The application of the Internet of Things was originally designed to support the smart city concept, using IT to manage complex urban surroundings. A key factor in how this concept develops will be how geospatial information is integrated into the architecture and standards; this drives the demand for geospatial identifiers in the data.
The importance of location also becomes apparent as every sensor item connected to the internet has a location, and this location is often a vital piece of information that sets the context for the information transmitted. Artificial intelligence needs to represent objects, properties, categories and relations between objects, and all these things can be represented in geospatial databases. Machines/robots equipped with artificial intelligence will be able to ‘understand’ geospatial information themselves and even ‘survey’ their surroundings to obtain the geospatial information they need to do their jobs, processing it in real time. Learning geospatial concepts will improve the interpretation of aerial and satellite imagery because it will be possible to identify geospatial features with more precision.
Time is of the Essence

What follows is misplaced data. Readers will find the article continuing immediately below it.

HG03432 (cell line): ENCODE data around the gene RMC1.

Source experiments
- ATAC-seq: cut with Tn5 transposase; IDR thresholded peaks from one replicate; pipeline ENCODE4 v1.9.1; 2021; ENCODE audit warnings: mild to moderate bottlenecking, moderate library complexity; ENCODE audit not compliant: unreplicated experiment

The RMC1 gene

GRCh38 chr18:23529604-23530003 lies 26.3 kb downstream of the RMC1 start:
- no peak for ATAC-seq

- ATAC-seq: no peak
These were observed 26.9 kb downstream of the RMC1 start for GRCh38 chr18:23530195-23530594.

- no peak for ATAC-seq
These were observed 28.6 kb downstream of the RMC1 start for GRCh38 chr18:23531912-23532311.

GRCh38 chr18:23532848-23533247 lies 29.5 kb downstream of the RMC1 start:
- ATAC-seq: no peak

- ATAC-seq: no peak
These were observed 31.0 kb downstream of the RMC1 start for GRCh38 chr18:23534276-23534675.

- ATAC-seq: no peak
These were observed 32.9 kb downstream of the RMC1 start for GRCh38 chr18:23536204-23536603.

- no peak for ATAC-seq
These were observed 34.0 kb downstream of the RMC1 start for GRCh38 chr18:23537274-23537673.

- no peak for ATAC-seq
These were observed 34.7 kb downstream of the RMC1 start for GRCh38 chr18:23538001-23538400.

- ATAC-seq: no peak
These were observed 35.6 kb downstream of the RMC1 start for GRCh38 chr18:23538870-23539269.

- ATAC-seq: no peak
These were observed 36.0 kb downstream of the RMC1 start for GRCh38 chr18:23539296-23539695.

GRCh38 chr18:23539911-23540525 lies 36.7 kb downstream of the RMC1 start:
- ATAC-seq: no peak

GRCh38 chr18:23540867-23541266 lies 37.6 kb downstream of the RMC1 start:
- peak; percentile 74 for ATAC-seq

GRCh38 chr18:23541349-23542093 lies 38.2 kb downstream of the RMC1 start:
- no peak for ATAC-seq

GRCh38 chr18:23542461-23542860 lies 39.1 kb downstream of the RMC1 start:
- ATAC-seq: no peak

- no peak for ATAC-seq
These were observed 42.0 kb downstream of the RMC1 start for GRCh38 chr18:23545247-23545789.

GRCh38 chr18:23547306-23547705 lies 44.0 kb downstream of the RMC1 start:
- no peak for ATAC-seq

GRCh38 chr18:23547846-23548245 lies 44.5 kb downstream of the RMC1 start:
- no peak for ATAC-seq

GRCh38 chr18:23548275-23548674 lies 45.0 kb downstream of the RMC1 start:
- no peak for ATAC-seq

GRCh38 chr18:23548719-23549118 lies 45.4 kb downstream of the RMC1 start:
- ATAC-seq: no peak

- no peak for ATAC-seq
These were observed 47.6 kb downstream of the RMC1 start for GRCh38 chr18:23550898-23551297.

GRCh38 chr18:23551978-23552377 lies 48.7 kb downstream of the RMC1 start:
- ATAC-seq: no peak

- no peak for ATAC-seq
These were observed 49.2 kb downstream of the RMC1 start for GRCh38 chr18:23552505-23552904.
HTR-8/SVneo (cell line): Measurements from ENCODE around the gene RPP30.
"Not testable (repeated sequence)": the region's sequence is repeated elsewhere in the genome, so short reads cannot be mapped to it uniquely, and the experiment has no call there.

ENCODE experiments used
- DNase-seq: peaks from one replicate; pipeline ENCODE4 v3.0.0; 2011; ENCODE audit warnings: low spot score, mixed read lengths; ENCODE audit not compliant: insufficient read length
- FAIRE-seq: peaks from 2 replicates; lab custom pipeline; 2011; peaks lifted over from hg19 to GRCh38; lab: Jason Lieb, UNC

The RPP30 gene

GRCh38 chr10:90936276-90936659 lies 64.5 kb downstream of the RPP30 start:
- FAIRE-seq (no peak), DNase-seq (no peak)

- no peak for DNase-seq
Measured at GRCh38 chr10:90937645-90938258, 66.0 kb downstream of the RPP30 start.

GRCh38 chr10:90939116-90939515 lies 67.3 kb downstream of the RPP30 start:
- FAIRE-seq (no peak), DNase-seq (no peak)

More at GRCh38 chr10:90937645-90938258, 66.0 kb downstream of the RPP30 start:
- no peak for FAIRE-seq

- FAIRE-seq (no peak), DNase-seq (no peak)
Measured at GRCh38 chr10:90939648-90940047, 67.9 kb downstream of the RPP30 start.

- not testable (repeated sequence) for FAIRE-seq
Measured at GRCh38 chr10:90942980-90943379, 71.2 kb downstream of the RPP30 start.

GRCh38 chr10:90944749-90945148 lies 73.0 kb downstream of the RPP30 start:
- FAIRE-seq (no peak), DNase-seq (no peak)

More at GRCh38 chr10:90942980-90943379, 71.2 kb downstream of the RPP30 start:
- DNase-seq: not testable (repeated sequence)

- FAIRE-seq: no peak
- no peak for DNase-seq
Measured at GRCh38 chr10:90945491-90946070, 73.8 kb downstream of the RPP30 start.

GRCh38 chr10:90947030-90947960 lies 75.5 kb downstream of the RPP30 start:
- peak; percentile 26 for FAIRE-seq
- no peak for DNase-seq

Software for processing 3D information will incorporate time information to create 4D products and services. The use of 4D information is a growth area in a wide variety of industries including transport (driverless car technologies), building construction (integration into BIM) and environmental monitoring. The temporal element is also crucial to applications such as disaster management, emergency service response, simulations and analytics, and the tracking of moving objects.
Another area of growth is likely to be predictive analysis, with a focus on real-time social‑dynamic information. Such tools may run persistently on continuous streams of data; users will want to receive the right information at the right time. In light of the large volumes of data available, and also because of the time element, the geospatial computation required will therefore be increasingly automated in terms of both the generation and the direct provision of accurate results to the end user. Efforts should be devoted to integrating involuntary sensors – smartphones, RFID sensors and so on – which, aside from their primary purpose, may produce information regarding not only the location but also the time at which that information was collected. This includes the use of social media for providing real‑time information.